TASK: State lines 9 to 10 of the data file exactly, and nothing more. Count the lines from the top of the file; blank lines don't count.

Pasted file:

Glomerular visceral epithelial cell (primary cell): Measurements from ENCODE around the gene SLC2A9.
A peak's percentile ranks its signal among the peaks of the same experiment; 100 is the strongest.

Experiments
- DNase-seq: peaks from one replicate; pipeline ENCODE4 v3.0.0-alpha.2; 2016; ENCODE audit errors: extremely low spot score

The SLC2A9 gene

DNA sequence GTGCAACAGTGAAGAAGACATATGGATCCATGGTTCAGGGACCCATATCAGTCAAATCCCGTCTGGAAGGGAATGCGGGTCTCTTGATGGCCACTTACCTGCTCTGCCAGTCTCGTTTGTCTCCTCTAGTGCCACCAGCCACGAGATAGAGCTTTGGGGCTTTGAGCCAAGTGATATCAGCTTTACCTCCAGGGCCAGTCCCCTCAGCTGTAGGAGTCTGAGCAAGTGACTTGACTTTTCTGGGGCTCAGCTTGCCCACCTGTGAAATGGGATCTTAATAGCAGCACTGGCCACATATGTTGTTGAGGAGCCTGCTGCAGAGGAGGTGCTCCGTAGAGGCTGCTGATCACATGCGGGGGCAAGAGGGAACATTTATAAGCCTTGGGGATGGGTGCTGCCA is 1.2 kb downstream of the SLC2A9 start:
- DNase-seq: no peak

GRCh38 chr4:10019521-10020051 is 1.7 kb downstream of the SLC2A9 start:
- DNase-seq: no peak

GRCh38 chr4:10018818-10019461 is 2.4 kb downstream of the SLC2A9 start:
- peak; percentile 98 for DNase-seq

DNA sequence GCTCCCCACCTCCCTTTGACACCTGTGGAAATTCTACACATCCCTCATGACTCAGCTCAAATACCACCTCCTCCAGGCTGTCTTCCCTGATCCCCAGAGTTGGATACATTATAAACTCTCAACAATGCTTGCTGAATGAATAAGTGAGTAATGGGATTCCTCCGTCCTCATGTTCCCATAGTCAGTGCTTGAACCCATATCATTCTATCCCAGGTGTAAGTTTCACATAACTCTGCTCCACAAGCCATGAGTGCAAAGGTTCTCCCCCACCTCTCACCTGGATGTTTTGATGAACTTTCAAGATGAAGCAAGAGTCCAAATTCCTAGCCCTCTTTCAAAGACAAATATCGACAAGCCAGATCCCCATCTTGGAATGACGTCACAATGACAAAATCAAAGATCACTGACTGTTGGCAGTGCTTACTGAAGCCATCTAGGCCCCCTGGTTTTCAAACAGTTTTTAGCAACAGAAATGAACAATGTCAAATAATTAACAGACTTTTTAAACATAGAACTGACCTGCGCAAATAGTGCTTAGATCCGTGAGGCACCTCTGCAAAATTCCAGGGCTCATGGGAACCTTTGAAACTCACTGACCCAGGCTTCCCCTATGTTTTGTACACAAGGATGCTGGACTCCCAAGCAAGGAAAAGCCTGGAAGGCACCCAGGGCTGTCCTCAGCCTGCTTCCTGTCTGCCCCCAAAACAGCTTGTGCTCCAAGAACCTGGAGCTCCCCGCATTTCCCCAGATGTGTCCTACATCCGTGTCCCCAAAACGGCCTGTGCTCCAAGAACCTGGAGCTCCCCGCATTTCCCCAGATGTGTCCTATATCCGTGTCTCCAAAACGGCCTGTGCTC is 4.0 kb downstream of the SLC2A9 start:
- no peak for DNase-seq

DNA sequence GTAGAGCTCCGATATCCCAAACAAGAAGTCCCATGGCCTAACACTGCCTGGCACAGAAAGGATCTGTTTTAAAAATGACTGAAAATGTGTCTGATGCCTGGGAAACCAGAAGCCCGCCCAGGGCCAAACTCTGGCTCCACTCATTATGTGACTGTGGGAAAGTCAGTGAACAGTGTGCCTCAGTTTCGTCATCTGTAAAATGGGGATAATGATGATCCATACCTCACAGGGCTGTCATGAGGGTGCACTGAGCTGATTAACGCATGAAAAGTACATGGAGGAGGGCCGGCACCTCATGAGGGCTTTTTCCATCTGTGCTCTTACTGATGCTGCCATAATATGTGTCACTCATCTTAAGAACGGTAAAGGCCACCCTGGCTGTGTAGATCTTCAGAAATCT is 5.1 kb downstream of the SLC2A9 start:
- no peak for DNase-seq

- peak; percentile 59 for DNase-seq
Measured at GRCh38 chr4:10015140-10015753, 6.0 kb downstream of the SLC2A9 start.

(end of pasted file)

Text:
- DNase-seq: no peak

GRCh38 chr4:10018818-10019461 is 2.4 kb downstream of the SLC2A9 start: